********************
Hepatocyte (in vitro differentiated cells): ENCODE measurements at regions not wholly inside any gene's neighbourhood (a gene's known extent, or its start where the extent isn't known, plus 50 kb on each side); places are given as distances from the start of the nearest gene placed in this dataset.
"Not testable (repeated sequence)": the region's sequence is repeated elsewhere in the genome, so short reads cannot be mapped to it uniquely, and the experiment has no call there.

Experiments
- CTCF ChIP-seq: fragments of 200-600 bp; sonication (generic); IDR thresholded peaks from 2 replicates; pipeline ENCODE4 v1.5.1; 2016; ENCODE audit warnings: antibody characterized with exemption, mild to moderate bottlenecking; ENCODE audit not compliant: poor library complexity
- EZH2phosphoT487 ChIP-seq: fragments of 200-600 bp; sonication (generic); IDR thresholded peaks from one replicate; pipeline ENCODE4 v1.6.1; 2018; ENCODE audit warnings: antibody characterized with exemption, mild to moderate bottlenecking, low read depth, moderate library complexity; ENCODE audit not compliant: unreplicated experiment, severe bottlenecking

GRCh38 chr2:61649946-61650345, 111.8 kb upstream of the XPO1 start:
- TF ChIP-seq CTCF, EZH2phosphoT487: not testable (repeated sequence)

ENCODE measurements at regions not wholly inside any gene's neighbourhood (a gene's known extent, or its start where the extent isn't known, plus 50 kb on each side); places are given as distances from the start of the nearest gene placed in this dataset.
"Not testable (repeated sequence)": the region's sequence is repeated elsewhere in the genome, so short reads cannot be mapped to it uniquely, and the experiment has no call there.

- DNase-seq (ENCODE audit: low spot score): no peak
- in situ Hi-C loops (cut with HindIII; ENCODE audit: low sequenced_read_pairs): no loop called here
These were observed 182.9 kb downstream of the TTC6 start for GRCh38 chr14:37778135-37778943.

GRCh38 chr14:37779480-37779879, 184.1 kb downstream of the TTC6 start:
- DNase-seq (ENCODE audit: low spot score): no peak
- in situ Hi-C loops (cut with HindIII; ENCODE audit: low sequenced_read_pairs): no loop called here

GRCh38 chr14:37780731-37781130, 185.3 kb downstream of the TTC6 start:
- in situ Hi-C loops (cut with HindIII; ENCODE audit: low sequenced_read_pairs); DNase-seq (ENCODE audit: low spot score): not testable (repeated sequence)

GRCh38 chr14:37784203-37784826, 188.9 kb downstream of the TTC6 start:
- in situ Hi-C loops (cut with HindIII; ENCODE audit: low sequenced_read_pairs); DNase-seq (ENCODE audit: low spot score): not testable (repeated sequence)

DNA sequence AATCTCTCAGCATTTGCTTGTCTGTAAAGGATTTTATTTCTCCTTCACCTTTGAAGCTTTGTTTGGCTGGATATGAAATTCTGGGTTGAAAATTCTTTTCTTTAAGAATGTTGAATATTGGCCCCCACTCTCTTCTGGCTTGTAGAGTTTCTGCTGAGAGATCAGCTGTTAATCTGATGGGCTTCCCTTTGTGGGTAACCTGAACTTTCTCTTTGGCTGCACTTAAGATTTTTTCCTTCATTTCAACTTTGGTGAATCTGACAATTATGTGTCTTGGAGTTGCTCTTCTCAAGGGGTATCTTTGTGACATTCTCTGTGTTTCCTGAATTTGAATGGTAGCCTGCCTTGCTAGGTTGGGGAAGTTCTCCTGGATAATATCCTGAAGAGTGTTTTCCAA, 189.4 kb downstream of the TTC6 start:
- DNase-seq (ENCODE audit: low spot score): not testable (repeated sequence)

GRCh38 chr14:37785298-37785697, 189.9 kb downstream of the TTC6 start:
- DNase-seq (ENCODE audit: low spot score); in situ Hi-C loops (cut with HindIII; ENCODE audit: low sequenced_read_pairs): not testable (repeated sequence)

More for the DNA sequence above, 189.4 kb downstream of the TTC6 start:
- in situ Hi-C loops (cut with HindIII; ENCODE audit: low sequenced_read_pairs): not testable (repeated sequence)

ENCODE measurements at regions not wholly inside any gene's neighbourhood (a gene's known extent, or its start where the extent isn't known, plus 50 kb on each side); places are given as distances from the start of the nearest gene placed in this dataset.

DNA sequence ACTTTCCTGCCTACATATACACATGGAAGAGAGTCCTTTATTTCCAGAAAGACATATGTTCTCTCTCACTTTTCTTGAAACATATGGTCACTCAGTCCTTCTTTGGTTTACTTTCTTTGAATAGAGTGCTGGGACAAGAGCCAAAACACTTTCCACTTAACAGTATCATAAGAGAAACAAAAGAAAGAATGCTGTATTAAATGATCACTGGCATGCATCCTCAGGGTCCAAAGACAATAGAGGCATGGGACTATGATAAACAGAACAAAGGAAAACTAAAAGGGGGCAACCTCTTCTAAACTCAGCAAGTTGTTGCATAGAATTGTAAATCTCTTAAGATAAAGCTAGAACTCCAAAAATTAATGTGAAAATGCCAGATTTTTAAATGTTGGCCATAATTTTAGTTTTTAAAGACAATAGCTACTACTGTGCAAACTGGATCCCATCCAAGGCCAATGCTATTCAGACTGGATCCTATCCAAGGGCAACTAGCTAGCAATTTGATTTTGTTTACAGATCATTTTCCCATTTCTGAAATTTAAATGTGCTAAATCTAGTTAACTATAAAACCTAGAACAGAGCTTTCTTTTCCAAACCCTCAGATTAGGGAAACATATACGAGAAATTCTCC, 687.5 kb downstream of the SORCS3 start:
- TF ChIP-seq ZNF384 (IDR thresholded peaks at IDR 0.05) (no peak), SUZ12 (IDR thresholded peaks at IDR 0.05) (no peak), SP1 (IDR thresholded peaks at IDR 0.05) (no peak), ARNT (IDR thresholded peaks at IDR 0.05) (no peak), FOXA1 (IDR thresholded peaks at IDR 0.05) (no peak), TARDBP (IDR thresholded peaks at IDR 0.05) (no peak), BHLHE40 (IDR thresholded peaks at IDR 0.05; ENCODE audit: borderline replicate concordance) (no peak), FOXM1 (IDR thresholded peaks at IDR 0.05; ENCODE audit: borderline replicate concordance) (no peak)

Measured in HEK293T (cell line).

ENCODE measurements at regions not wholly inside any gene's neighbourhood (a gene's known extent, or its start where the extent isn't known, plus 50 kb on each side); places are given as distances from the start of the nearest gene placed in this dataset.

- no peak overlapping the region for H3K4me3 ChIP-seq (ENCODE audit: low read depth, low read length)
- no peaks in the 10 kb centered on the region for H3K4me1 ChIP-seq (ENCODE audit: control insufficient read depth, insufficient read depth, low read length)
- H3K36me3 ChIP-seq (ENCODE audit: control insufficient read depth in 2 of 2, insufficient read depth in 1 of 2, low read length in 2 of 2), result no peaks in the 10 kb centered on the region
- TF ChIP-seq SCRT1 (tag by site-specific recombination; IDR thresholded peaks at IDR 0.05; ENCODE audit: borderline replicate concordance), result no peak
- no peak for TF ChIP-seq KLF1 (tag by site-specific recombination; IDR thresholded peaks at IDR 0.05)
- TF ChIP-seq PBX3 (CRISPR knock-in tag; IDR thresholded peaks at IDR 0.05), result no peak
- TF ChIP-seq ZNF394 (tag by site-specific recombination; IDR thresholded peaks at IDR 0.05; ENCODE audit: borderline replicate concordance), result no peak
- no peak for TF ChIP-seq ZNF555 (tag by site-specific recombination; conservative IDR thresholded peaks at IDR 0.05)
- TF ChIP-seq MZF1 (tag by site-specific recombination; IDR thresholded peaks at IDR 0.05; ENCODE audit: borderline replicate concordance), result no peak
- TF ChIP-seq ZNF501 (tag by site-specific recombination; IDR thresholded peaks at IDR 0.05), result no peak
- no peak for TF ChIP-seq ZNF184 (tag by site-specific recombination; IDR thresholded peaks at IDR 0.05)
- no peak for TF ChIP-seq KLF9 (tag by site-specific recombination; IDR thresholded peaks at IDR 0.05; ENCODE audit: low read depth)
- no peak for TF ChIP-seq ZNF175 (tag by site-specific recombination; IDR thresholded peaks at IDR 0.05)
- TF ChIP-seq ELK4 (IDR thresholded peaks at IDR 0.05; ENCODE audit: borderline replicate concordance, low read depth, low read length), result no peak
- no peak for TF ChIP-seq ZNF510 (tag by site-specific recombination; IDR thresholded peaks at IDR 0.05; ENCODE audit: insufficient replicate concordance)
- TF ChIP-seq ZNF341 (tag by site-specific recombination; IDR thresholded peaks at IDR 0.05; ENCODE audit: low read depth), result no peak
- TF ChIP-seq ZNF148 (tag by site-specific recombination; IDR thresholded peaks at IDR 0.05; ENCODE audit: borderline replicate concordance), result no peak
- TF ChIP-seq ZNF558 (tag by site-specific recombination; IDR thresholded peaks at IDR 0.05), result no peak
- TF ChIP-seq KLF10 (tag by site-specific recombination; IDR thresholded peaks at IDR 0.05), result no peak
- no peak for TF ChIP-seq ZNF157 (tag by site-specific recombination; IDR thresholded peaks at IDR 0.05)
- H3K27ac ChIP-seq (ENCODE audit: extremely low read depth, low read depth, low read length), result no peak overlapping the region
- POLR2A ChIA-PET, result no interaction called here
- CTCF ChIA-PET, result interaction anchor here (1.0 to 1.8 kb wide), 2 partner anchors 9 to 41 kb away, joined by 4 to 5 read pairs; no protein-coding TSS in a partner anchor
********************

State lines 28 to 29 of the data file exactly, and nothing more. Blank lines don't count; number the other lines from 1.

- TF ChIP-seq ZNF384 (IDR thresholded peaks at IDR 0.05) (no peak), SUZ12 (IDR thresholded peaks at IDR 0.05) (no peak), SP1 (IDR thresholded peaks at IDR 0.05) (no peak), ARNT (IDR thresholded peaks at IDR 0.05) (no peak), FOXA1 (IDR thresholded peaks at IDR 0.05) (no peak), TARDBP (IDR thresholded peaks at IDR 0.05) (no peak), BHLHE40 (IDR thresholded peaks at IDR 0.05; ENCODE audit: borderline replicate concordance) (no peak), FOXM1 (IDR thresholded peaks at IDR 0.05; ENCODE audit: borderline replicate concordance) (no peak)

Measured in HEK293T (cell line).